I. It is being reported that since earlier in the week, soon-to-be-ex Alaska Gov. Sarah Palin's number of twitter followers passed the 100,000 mark. Given the growing knowledge on the left and among aficionados of the unintended internet humor produced by the seemingly clueless Palin, and her ability to come up with endless strings of inanities, it may be reasonable to assume that at least half of her twitter followers are there for the laughs.
This morning - like in the middle of the night - Palin provided more irrational inanity:
Four hours ago: This wk saw add'l violation of law:filer of friv ethics complaint leaks confidential documents out of context 2 create false headlines, pre-
Four minutes later: judge investigation,destroy integrity of process&strip rights;Abuse WILL cont til leaks r held accntble&press reports accurately [re the press - see below]
Seven minutes later: Legal Fees Fund trustee's press conf yest set record straight w/facts/truth re:recent complaint;read transcript in case press chooses not to
To me, twitter is - so far - fascinating from an outsider point of view, because I'm not yet ready to join the band. If blogging is addictive in a way similar to cocaine (as a loose example), twitter may be like crack. Palin just can't keep away from that
A commenter to a recent Media Matters article puts it this way:
Ms. Palin, if I deciphered her rambling comments correctly, resigned for the good of Alaska. I believe that she will have accomplished an improvement in Alaska's prospects, though not in the manner she meant. It is an addition by subtraction.
I think she can do the country a great, again unintended, service by keeping the lunatic fringe, which now seems to be 90% of the Republican Party, supplied with a regular dose of Palinphetamine. This will keep them from coming up with a serious candidate for the White House until it is far too late, if indeed they ever do.
II. The Media Matters article, referenced above, is by John V. Santore, and it deconstructs the recent Time Magazine cover story article on Palin. Totally. Santore's essay deplores Time's inability, in the article, to project any sense of reality into the ambience of Alaska politics, the state of American media today, and the article's writers' lack of good sense in their analysis of the current American political landscape:
Time's David Von Drehle and Jay Newton-Small go to immense lengths to create a story out of thin air. In this case, it's "The Renegade," a tale about an unconventional politician making waves with her unpredictable behavior. The piece is deeply flawed, advancing conservative narratives without challenge and ignoring obvious realities about Palin, her home state, and the problems she faces. It's an account that flies in the face not just of progressive criticisms of the governor, but of a growing chorus of conservative ones as well.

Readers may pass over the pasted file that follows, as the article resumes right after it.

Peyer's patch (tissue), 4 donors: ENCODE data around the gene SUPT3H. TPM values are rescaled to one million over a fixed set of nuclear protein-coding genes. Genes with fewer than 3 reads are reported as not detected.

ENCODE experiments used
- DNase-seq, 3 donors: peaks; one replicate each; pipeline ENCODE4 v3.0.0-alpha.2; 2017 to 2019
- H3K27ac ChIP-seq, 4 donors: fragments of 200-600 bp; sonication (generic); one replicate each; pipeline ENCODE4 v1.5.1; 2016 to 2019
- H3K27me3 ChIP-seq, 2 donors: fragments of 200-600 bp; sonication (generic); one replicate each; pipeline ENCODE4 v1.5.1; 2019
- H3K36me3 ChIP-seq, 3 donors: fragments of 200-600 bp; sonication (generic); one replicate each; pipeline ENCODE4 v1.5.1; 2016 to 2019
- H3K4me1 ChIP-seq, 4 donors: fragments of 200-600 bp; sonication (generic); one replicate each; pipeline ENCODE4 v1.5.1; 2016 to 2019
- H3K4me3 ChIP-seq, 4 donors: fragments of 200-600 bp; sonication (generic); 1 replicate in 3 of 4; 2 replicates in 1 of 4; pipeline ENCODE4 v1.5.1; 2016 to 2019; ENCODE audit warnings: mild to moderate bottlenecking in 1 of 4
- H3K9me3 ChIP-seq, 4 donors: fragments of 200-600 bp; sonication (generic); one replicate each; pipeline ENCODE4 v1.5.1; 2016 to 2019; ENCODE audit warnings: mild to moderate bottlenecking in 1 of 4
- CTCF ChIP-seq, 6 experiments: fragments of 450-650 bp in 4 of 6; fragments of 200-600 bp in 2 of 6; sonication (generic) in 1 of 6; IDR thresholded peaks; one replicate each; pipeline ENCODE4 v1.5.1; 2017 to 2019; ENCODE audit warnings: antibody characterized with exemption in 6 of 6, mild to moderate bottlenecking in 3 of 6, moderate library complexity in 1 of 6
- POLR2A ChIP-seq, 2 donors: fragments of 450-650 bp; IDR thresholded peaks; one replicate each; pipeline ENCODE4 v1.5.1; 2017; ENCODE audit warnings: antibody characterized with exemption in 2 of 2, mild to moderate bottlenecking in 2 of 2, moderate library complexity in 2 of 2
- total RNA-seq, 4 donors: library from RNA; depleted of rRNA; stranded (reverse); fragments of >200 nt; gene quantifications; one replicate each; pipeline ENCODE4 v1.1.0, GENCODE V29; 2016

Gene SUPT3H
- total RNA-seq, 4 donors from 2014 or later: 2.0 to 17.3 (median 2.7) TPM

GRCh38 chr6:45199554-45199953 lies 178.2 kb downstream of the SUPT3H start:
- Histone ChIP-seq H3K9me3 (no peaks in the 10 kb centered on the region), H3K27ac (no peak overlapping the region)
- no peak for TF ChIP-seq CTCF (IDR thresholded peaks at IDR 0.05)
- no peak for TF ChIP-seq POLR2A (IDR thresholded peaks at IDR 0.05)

And it is exactly the kind of ratings-driven journalism that is, ironically, making magazines like Time less and less authoritative at a time when serious journalism couldn't be more needed.
In order to allow themselves to argue that Palin's decisions aren't as bizarre as they seem to many observers around the country, the article's authors begin by turning her home state into a land of mystery and wonder that inherently embraces the hands-off philosophy championed by the political right. Alaska is "remote, extreme, unfamiliar -- and free." It is a "land of self-invention, where no one bats an eye at a mom-deckhand-governor-whatever-comes-next." We are told that in Alaska, "you make each day from the materials at hand." The result of the unique realities confronting its citizens is an "ingrained frontier skepticism of authority -- even one's own." Indeed, a "person learns in the Alaska vastness that humans can respond to events but never control them."
Palin is, therefore, supposedly much like her homeland. She is "a modern-day version of the captive specimens hauled back to Europe by explorers of old," someone who "remains, on some level, unknowable." The conclusion becomes unavoidable. If you thought her resignation speech seemed strange, it's just because you aren't from Alaska, for "this was the place where her answer finally made sense."
In many instances, our local media seems to misunderstand us almost as much. Although local media outlets covered yesterday's "press conference" by Alaska Fund Trust trustee Kristan Cole, it has been the blogs in Alaska that have shot Cole's statements full of holes in the 18 hours since the "conference" and issuance of a written statement. First of all, Cole's claim that Palin has had nothing to do with the trust seems to be specious, at best:
Somebody must have written and signed the notes on $arah Palin's behalf, to thank the kind people who donated to that fund that has nothing to do with her, as the very first conversation between the fund's trustee and the governor happened only a couple of days ago...
And Palin's over-the-top string of accusations on twitter, combined with statements made in the past 48 hours by some of her closest advisors and legal counsel, are getting close scrutiny, because of the vitriol such accusations create:
Earlier, Van Flein, Palin’s personal attorney, threatened to sue Kim Chatman. Ms. Chatman had filed the ethics complaint in question.
I know what shrapnel comes with a “by-name threat” from the governor; a bunch of red and rabid kool-aid drinking emails and phone calls. It’s intimidating until you remember THEY ARE WRONG. Palin is the quintessential high school mean girl. Van Flein is the guy who cleans her lunch tray just to sit at her table. Meg Stapleton and Ivy Frye try to “out-mean” each other for the BFF status. I have yet to meet someone who has become their better self after working with Sarah Palin…she seems to bring out the worst. It’s no excuse. Van Flein knows what hellish dogs he unleashes when threatening individual citizens and facts be damned.